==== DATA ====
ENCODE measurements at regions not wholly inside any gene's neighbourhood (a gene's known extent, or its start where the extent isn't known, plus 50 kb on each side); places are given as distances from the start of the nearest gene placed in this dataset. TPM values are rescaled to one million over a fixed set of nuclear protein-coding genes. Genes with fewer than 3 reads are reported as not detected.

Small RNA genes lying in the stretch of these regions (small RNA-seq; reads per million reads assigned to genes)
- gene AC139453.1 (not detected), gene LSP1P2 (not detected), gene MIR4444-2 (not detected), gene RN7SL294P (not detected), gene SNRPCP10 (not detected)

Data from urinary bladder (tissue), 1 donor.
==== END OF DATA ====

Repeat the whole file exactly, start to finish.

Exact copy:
ENCODE measurements at regions not wholly inside any gene's neighbourhood (a gene's known extent, or its start where the extent isn't known, plus 50 kb on each side); places are given as distances from the start of the nearest gene placed in this dataset. TPM values are rescaled to one million over a fixed set of nuclear protein-coding genes. Genes with fewer than 3 reads are reported as not detected.

Small RNA genes lying in the stretch of these regions (small RNA-seq; reads per million reads assigned to genes)
- gene AC139453.1 (not detected), gene LSP1P2 (not detected), gene MIR4444-2 (not detected), gene RN7SL294P (not detected), gene SNRPCP10 (not detected)

Data from urinary bladder (tissue), 1 donor.